The fuss about bank bonuses will run and run. The Royal Bank of Scotland, recipient of £20bn of taxpayers' money, is planning to give bonuses to its senior bankers and City traders that might well run into millions for some of them. And the Treasury seems to have agreed, provoking much public outrage. Why should a failed bank, especially a state-owned one, pay bonuses at all?
But there's a great deal of misapprehension about bonuses. They are actually a way in which banks, and other businesses that face upswings and downswings, manage their wage bills. For most companies who pay staff bonuses, it's a way to manage wages, not inflate them. Bonuses are tied to the performance of the individual or the company. So if times have been hard, the wage bill can be reduced, and when times are good, it's made up again.
Sure, there's a lag, because you can't calculate the bonus until your accounts are done and dusted, which might be nine months later. And these are contractual obligations: because things are bad now doesn't mean you can just tear up contracts for the sake of political correctness.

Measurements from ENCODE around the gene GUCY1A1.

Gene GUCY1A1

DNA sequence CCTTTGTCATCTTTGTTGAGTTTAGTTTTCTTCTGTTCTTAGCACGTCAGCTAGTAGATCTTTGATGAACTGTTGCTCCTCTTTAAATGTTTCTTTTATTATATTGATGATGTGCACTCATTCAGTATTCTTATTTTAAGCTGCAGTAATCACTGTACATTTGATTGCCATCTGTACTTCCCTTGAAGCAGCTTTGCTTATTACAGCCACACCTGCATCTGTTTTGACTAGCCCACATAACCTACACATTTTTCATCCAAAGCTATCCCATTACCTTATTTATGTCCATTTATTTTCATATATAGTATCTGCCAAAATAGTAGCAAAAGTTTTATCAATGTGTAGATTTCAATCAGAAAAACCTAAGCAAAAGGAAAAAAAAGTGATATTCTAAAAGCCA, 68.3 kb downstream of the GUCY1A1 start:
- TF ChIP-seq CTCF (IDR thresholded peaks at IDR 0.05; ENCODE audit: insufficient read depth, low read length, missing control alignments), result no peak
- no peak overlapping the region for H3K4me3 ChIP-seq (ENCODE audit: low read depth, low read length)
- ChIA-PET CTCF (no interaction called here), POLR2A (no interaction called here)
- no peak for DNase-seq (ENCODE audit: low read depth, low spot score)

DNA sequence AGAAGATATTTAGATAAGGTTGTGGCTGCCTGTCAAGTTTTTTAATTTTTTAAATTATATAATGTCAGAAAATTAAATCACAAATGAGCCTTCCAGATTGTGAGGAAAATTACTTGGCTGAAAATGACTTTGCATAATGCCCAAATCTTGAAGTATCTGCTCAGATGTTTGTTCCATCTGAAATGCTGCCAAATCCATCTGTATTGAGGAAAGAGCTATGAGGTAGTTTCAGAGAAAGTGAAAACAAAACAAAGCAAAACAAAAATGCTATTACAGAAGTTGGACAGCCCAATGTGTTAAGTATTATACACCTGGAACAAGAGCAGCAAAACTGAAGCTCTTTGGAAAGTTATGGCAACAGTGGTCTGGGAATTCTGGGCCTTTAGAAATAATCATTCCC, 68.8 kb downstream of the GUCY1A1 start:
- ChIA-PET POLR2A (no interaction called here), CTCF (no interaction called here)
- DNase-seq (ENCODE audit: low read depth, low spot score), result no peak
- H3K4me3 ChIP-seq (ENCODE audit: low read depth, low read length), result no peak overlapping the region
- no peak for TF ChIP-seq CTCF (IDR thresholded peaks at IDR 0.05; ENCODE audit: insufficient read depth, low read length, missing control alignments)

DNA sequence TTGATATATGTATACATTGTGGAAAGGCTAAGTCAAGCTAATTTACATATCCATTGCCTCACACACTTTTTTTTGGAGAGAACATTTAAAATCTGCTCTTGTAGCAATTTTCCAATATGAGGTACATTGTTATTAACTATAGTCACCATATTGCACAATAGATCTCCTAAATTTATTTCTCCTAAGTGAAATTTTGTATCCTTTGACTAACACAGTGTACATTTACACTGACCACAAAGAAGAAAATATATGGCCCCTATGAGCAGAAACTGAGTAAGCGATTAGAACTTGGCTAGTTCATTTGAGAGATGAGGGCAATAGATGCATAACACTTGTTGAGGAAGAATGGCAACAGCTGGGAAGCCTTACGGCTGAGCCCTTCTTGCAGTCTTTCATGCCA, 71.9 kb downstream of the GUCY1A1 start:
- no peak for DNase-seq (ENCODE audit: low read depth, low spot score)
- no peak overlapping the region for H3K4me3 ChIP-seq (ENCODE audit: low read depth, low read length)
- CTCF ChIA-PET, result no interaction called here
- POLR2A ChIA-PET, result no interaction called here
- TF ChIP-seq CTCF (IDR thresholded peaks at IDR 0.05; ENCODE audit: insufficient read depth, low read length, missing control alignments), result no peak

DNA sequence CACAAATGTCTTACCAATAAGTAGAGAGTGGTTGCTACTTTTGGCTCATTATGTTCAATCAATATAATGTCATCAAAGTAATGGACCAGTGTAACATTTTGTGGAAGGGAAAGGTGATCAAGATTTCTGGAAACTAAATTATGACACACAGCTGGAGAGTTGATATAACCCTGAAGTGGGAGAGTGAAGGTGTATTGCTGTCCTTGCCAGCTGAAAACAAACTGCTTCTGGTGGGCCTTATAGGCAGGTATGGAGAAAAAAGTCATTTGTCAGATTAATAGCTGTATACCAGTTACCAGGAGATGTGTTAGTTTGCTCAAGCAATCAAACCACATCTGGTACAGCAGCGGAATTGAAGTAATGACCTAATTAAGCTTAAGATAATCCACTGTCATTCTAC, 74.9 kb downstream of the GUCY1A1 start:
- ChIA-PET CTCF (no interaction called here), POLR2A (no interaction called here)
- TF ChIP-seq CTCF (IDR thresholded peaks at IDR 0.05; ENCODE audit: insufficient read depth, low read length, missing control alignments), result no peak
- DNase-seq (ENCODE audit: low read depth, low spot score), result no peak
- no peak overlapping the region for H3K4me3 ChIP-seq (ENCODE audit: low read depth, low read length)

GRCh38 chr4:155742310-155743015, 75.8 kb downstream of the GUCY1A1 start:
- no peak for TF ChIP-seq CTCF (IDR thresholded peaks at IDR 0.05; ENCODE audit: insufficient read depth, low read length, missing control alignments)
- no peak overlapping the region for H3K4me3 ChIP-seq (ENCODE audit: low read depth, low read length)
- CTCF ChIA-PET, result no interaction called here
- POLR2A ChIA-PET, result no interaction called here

There is also the point that bonus payments incentivize people. When traders are paid according to the business they generate for a company, they are incentivized to generate more. If people are bringing in billions' of pounds' worth of business, isn't that indeed worth millions? Of course, you need to make sure that they are bringing in good business, and not just selling more mortgages to people who can't afford them. And some bank executives have certainly made mistakes on that front. Incentives need to be carefully managed (as Gordon Brown should know: witness all those people waiting in ambulances and corridors because the A&E department don't want to go over their target time for treating people whom they admit).